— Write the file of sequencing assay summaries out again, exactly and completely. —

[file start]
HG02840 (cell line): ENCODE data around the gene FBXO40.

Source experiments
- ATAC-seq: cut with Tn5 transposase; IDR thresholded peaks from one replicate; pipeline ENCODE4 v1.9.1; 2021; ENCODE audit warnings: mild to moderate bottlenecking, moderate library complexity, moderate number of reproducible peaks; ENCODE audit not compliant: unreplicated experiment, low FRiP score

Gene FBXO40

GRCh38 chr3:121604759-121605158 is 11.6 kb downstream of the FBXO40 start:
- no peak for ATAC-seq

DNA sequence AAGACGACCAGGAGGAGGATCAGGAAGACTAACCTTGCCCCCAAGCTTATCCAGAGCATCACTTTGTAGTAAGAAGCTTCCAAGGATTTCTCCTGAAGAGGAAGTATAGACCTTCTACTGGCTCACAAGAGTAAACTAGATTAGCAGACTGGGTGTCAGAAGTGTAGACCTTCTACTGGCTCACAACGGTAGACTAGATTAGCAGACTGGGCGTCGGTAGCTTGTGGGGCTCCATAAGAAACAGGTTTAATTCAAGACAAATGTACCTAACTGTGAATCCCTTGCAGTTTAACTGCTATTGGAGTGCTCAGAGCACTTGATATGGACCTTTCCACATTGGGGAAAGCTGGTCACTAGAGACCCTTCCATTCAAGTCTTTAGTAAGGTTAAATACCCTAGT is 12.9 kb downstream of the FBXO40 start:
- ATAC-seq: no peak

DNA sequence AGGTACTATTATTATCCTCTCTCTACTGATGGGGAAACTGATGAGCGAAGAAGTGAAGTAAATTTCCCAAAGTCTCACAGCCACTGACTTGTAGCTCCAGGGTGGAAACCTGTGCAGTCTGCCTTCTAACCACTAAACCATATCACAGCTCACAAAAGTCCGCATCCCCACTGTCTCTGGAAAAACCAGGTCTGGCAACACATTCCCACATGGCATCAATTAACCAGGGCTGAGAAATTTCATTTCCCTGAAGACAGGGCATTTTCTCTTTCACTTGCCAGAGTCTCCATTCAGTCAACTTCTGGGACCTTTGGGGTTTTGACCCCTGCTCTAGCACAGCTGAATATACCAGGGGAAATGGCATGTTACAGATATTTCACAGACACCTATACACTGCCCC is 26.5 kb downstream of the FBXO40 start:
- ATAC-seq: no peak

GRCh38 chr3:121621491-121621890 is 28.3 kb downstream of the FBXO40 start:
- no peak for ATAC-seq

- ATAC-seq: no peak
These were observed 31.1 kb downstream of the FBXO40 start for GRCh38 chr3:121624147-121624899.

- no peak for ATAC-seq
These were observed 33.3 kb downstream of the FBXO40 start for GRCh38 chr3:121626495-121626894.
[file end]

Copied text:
HG02840 (cell line): ENCODE data around the gene FBXO40.

Source experiments
- ATAC-seq: cut with Tn5 transposase; IDR thresholded peaks from one replicate; pipeline ENCODE4 v1.9.1; 2021; ENCODE audit warnings: mild to moderate bottlenecking, moderate library complexity, moderate number of reproducible peaks; ENCODE audit not compliant: unreplicated experiment, low FRiP score

Gene FBXO40

GRCh38 chr3:121604759-121605158 is 11.6 kb downstream of the FBXO40 start:
- no peak for ATAC-seq

DNA sequence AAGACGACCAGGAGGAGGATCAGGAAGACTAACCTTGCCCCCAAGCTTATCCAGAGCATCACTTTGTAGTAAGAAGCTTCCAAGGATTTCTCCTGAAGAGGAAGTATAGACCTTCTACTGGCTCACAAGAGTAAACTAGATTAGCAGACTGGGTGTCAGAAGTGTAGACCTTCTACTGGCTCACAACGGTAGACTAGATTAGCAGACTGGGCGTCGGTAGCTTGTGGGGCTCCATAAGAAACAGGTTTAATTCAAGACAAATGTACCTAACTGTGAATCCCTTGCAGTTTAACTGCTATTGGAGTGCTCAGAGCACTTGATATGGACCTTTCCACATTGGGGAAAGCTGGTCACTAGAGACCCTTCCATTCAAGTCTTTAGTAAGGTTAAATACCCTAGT is 12.9 kb downstream of the FBXO40 start:
- ATAC-seq: no peak

DNA sequence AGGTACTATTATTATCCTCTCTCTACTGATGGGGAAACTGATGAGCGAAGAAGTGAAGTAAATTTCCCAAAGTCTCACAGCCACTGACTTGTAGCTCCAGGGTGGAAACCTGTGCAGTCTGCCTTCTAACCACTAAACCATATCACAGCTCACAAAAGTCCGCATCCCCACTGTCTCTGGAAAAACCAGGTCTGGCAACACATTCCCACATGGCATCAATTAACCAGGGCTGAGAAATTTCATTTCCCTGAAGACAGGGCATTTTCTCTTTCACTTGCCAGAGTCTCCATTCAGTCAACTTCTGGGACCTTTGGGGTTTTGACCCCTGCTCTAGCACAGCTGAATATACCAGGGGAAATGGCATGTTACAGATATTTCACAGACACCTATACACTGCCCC is 26.5 kb downstream of the FBXO40 start:
- ATAC-seq: no peak

GRCh38 chr3:121621491-121621890 is 28.3 kb downstream of the FBXO40 start:
- no peak for ATAC-seq

- ATAC-seq: no peak
These were observed 31.1 kb downstream of the FBXO40 start for GRCh38 chr3:121624147-121624899.

- no peak for ATAC-seq
These were observed 33.3 kb downstream of the FBXO40 start for GRCh38 chr3:121626495-121626894.